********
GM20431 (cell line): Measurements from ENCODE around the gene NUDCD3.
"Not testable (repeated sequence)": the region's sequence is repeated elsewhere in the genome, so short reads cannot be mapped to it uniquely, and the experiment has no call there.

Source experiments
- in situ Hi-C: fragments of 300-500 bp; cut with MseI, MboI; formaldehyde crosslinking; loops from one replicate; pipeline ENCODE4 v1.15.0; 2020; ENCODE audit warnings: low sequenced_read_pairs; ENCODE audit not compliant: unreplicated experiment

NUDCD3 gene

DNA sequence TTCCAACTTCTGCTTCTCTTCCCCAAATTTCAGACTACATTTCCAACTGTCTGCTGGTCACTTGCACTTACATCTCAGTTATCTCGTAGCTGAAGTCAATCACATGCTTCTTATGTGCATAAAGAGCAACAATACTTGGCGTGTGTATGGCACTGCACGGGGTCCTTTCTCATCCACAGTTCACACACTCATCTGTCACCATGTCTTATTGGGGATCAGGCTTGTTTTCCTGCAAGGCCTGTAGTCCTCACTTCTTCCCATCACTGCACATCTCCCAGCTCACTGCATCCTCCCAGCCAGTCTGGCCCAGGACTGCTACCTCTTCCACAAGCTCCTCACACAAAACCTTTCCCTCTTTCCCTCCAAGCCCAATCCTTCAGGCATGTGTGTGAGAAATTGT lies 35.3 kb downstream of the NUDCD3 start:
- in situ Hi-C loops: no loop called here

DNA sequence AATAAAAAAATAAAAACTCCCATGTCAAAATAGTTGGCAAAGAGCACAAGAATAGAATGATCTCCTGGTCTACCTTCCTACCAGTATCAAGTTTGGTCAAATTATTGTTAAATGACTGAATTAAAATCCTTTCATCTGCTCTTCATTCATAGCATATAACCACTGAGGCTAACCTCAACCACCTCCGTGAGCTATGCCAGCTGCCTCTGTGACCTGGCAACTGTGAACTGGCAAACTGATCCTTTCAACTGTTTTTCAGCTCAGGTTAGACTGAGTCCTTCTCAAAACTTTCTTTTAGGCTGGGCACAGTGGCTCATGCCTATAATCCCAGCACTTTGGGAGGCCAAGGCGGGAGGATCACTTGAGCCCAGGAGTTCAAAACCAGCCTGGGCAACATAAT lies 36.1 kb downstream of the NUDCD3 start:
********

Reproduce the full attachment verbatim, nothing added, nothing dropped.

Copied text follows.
GM20431 (cell line): Measurements from ENCODE around the gene NUDCD3.
"Not testable (repeated sequence)": the region's sequence is repeated elsewhere in the genome, so short reads cannot be mapped to it uniquely, and the experiment has no call there.

Source experiments
- in situ Hi-C: fragments of 300-500 bp; cut with MseI, MboI; formaldehyde crosslinking; loops from one replicate; pipeline ENCODE4 v1.15.0; 2020; ENCODE audit warnings: low sequenced_read_pairs; ENCODE audit not compliant: unreplicated experiment

NUDCD3 gene

DNA sequence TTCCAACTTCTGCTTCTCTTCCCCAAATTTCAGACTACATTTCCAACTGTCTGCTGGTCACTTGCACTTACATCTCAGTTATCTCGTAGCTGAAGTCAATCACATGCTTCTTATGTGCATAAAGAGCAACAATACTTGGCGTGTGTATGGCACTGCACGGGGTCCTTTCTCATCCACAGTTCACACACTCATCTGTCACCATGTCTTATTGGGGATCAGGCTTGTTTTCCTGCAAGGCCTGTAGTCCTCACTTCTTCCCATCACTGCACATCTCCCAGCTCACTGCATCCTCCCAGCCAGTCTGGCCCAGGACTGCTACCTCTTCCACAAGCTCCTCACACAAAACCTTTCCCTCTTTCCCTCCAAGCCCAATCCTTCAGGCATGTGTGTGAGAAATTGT lies 35.3 kb downstream of the NUDCD3 start:
- in situ Hi-C loops: no loop called here

DNA sequence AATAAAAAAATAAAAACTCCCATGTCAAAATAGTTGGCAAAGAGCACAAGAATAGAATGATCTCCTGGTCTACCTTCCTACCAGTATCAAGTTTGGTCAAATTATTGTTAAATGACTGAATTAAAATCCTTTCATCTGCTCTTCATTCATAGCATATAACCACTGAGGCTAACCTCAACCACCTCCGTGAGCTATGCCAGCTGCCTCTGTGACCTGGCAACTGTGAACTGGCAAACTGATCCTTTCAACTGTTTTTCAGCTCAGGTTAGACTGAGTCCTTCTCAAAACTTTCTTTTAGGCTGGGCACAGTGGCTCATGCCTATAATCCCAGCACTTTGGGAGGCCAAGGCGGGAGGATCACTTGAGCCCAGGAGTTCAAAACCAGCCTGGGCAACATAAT lies 36.1 kb downstream of the NUDCD3 start: